The Galapagos Archipelago is a cluster of some
13 volcanic islands and associated islets and rocks located
just under the equator, about 600 miles west of Ecuador in
South America. The oldest of the islands are about 4 million
years old and the youngest are still in the process of being
formed. Indeed, the Galapagos islands are considered to be
one of the most active volcanic areas in the world.
The islands were discovered by chance in 1535
when father Tomas Berlanga, the bishop of Panama sailed to Peru
to settle a dispute between Francisco Pizarro and his lieutenants
after the conquest of the Incas. The bishop's ship stalled when
the winds died and strong currents carried him out to theGalapagos.
In his account of the adventure, he described the harsh, desert-like
condition of the islands and their trademark giant tortoises.
He wrote about the marine iguanas, the sea lions and the many
types of birds. He also noted the remarkable tameness of the
animals that thrill and delight modern visitors.
Following the bishop, the islands were rarely
visited and became the refuge for pirates and privateers preying
on Spanish galleons and coastal towns. Subsequently they became
the haunts of whalers and sealers. The biggest attractions to
these visitors were the fur seals and the giant tortoises. Tortoises
could be kept alive in the hold of ships for up to a year with
no food or water so, needless to say, the tortoise populations
were decimated. Each island has its own unique variety of tortoise
and the depradations caused the extinction of several and placed
most of the others on the endangered list. Today, the Pinta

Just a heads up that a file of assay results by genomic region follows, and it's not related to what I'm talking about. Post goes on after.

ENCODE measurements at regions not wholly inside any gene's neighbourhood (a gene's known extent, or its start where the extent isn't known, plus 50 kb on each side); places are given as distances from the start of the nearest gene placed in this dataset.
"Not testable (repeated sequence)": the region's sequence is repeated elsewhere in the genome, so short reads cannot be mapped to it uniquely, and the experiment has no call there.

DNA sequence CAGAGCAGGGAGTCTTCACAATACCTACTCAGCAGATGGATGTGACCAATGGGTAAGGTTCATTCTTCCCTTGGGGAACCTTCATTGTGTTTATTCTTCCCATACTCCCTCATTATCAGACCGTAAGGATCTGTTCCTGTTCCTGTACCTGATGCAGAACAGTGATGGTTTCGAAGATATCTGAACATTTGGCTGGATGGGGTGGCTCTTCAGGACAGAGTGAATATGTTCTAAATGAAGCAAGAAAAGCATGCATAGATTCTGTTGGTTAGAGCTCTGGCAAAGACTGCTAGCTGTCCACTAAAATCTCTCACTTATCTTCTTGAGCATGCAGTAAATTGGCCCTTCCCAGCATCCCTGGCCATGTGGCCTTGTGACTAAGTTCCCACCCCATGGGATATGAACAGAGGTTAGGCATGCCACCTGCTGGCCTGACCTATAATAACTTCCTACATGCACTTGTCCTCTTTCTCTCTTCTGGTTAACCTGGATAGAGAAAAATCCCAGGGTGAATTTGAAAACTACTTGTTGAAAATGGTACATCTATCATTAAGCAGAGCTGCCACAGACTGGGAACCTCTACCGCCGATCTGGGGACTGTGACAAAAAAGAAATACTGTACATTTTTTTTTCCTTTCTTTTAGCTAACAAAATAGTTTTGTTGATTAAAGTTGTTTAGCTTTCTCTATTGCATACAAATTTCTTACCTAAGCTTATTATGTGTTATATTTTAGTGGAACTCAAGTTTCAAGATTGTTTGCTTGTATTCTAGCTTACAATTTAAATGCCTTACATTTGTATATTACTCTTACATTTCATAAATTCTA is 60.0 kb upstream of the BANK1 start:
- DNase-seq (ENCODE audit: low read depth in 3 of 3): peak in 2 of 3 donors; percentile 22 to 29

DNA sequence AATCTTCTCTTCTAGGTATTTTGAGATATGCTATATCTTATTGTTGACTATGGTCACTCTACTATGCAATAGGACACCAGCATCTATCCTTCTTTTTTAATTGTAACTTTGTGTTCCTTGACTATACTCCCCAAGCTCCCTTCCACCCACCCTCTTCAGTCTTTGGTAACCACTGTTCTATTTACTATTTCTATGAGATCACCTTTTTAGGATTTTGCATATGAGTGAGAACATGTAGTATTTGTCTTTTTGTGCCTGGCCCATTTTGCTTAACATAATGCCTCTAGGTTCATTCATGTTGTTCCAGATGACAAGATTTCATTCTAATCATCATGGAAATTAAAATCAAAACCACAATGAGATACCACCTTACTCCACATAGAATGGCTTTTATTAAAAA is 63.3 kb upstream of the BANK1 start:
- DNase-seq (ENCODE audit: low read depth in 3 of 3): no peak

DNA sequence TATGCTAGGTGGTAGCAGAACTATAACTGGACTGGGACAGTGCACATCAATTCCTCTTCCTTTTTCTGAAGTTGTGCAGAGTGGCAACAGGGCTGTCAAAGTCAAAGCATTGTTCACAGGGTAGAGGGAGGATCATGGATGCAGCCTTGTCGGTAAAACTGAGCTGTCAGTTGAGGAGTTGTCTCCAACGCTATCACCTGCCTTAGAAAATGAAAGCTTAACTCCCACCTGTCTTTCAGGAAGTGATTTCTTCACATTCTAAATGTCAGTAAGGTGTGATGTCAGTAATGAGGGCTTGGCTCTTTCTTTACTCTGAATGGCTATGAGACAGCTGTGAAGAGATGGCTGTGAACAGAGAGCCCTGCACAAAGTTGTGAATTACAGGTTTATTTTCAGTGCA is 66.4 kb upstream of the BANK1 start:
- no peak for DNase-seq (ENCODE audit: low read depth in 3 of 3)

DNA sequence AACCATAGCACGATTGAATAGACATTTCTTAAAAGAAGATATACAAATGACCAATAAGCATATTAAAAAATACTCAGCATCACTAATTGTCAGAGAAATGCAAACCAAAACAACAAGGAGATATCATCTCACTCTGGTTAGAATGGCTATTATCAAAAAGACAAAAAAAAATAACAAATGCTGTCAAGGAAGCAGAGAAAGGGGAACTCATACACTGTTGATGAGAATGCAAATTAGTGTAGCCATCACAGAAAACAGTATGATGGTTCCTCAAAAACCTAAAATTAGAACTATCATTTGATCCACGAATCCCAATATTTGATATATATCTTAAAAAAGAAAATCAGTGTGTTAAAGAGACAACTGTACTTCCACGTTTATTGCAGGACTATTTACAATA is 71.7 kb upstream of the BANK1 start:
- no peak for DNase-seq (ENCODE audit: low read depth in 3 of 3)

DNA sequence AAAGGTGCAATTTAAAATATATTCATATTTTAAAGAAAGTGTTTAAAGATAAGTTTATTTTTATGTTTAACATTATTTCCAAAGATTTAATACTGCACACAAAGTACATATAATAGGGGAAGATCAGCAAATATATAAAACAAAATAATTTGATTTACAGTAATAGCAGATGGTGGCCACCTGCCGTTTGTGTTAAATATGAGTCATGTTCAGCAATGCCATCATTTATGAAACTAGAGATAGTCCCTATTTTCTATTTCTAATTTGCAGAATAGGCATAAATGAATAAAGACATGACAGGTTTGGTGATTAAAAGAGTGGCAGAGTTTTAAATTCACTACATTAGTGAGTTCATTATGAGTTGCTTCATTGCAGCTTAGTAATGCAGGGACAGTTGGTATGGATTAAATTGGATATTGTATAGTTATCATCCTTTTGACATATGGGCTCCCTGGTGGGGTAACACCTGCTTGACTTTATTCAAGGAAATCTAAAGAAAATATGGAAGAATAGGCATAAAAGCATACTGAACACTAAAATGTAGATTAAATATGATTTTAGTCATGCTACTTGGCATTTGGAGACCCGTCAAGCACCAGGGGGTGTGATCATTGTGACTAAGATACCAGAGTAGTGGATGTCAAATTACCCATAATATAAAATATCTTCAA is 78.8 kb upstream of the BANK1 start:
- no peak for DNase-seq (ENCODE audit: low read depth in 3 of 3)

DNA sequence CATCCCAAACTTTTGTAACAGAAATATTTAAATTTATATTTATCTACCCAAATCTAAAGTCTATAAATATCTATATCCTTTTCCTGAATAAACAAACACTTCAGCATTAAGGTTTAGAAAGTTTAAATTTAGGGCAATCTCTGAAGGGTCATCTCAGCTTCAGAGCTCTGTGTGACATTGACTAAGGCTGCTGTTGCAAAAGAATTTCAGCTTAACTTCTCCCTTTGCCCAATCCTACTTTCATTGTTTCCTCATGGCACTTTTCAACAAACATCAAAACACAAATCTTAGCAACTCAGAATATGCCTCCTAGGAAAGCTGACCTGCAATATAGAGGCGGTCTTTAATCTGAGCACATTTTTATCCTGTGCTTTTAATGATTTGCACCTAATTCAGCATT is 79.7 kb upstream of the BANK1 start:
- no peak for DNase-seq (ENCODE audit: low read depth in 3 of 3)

island tortoise is survived by a single male, named "Lonesome
Charles Darwin was the first to make a scientific study of the
islands in 1835. He was a young student just out of university
and was the naturalist on a round-the-world scientific and geographical
voyage on board HMS Beagle (1831 - 1836). He had spent the previous
four years exploring the geology and wild-life of South America.
In later life, Darwin maintained that the Galapagos were the
source of all his ideas and research and, of all the visitors
there, the Galapagos are today most closely associated with
Today the Galapagos are owned by Ecuador and
are maintained as part of that nation's national park system.
About 95% of the islands are part of the park, with the remainder
being inhabited by about 14,000 people in four major communities.
The islands are jointly operated by the Galapagos National Park
Service and the Charles Darwin Research Station. The Park Service
provides rangers and guides, and is responsible for overseeing
the many tourists who visit each year. The Darwin Station conducts
scientfific research and conservation programs. It is currently
breeding and releasing captive tortoises and iguanas.